[i] Rossouw JE, Anderson GL, Prentice RL, LaCroix AZ, Kooperberg C, Stefanick ML, Jackson RD, Beresford SA, Howard BV, Johnson KC, Kotchen JM, Ockene J; Writing Group for the Women’s Health Initiative Investigators. Risks and benefits of estrogen plus progestin in healthy postmenopausal women: principal results From the Women’s Health Initiative randomized controlled trial. JAMA. 2002 Jul 17;288(3):321-33. doi: 10.1001/jama.288.3.321. PMID: 12117397

[ii] How to find relief from hot flashes at night. Cleveland Clinic Health Essentials. Available at Accessed June 1, 2021

[iii] Natural remedies for hot flashes. North American Menopause Society. Available at Accessed June 1, 2021

[iv] Johnson A, Roberts L, Elkins G. Complementary and Alternative Medicine for Menopause. Journal of Evidence-Based Integrative Medicine. January 2019. doi:1177/2515690X19829380

[v] Chopra S, Sharma KA, Ranjan P, Malhotra A, Vikram NK, Kumari A. Weight management module for perimenopausal women: A practical guide for gynecologists. J Midlife Health. 2019 Oct-Dec;10(4):165-172. doi: 10.4103/jmh.JMH_155_19. PMID: 31942151; PMCID: PMC6947726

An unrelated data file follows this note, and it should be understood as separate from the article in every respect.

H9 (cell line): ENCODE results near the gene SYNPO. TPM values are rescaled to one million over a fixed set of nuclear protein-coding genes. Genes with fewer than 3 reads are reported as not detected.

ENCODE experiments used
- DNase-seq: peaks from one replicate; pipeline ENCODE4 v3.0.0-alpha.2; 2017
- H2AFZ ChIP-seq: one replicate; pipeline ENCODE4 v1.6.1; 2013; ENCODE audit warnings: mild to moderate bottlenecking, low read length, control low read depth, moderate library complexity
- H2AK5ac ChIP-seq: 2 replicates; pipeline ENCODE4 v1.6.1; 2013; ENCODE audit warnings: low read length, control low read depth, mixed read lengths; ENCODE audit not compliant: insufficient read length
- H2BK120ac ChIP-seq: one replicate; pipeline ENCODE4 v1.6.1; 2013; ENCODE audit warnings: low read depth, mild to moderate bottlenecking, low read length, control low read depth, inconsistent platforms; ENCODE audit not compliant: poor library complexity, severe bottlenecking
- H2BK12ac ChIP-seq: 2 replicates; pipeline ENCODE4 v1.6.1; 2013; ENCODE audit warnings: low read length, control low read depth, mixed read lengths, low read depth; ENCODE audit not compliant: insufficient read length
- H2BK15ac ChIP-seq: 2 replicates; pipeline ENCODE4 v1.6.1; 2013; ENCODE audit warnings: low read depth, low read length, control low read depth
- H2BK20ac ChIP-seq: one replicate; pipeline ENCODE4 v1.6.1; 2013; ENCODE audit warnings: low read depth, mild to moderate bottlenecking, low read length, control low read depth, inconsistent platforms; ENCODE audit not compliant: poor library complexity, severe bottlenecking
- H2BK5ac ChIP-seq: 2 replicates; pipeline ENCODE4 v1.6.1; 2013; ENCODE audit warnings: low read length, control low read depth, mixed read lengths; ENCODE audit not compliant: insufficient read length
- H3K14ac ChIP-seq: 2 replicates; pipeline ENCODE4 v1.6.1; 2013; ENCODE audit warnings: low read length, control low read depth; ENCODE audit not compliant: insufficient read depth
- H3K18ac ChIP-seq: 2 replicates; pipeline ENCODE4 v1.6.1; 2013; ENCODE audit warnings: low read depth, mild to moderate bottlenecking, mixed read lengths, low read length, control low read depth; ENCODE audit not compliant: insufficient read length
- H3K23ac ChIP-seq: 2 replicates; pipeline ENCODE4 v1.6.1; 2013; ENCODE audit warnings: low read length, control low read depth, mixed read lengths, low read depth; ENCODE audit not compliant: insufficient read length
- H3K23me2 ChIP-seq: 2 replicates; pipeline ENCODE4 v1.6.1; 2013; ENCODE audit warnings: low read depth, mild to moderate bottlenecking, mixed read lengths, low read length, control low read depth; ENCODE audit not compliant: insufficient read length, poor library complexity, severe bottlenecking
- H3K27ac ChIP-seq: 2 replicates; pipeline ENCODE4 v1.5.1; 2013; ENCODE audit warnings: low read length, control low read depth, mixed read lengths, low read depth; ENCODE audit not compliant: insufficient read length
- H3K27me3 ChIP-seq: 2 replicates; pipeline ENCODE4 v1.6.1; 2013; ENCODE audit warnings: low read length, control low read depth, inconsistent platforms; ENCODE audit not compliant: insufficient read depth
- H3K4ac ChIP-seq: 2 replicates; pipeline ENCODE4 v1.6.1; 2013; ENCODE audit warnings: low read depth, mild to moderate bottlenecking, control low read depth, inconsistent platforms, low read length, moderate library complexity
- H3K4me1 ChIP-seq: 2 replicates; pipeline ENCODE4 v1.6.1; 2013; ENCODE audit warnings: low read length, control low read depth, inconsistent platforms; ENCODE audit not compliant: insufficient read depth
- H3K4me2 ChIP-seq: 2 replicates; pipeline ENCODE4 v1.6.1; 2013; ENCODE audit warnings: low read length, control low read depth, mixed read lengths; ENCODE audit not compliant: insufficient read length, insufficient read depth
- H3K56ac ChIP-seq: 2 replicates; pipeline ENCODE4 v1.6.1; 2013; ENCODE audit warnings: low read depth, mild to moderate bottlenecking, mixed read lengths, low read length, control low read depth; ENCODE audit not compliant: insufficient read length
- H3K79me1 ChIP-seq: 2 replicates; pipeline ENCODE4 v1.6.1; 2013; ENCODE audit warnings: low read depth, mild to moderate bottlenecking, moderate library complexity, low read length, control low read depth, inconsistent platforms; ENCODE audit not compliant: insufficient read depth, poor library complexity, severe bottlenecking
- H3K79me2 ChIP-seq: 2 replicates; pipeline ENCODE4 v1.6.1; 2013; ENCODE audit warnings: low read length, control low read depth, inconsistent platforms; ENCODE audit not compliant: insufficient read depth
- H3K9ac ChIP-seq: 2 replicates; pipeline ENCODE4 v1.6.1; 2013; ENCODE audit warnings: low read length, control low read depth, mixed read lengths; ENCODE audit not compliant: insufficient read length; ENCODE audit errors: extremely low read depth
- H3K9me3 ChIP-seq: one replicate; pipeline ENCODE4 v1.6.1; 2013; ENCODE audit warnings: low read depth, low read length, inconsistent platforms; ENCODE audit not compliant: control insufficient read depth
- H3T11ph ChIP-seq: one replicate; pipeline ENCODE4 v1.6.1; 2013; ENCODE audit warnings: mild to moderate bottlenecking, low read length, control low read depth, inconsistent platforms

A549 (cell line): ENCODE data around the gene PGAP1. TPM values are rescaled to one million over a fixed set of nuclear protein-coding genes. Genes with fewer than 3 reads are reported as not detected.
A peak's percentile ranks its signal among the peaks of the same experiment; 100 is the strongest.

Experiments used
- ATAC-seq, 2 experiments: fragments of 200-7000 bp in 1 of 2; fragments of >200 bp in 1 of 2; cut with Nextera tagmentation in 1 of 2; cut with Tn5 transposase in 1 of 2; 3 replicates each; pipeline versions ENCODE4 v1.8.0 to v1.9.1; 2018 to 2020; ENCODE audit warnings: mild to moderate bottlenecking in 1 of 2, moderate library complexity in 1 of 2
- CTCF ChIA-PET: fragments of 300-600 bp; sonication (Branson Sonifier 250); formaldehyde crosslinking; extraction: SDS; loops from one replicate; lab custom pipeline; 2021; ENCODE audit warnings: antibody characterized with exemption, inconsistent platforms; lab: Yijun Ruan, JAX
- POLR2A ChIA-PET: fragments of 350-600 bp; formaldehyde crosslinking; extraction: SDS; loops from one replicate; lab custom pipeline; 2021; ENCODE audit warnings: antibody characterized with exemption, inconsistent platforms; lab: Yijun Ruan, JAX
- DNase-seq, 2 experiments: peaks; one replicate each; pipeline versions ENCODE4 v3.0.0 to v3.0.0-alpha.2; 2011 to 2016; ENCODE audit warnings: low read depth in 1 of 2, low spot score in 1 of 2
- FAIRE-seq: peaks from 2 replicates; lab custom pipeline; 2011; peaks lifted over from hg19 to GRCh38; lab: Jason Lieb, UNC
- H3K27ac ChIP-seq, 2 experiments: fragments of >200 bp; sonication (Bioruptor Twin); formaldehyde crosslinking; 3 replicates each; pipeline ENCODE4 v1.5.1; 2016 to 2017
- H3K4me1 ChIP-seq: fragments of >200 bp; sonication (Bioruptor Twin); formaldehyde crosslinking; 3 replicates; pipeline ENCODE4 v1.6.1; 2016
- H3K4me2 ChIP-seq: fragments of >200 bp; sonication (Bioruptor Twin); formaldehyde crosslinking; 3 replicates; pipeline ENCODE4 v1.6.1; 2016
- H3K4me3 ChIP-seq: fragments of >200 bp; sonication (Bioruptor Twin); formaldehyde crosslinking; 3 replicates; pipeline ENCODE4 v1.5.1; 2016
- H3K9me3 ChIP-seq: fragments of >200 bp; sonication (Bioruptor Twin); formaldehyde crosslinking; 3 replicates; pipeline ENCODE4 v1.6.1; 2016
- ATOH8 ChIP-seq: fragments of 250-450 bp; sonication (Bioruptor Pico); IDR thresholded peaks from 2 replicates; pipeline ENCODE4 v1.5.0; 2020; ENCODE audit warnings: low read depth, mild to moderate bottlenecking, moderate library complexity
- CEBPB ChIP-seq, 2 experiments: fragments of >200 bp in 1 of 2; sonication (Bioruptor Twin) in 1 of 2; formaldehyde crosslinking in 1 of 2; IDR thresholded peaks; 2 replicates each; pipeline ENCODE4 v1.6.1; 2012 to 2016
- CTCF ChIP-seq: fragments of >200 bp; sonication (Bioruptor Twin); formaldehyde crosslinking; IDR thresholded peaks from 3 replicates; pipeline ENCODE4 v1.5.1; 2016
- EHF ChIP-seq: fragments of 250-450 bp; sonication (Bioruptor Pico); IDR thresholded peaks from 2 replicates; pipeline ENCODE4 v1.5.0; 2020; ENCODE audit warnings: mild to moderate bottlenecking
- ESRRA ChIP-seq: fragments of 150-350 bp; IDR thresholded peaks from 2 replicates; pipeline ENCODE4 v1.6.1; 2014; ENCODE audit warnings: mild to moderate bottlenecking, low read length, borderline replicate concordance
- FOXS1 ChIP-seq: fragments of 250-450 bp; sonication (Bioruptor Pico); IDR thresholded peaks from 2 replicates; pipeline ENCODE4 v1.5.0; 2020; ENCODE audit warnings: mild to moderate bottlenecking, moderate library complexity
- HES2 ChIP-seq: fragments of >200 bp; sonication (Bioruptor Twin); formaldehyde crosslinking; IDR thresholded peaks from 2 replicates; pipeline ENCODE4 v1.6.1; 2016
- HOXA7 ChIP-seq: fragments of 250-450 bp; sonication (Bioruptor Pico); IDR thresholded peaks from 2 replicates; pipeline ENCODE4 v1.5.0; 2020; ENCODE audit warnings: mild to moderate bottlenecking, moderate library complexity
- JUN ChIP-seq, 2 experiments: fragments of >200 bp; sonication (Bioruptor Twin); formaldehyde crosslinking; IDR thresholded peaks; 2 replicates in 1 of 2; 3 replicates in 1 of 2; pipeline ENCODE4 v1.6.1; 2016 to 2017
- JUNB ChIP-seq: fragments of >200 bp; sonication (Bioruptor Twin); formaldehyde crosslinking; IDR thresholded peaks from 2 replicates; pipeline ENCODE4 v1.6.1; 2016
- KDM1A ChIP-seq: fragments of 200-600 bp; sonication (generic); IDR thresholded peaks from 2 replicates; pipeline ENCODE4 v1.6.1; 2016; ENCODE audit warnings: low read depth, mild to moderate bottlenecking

[vi] Koo, S., Ahn, Y., Lim, JY. et al. Obesity associates with vasomotor symptoms in postmenopause but with physical symptoms in perimenopause: a cross-sectional study. BMC Women’s Health 17, 126 (2017).

[vii] Santen RJ, Loprinzi CL, Casper RF. Menopausal hot flashes. Available at Updated April 27, 2020; literature review current through May 2021

[viii] Casper RF. Clinical manifestations and diagnosis of menopause. UpToDate. Available at Updated March 20, 2021; literature review current through May 2021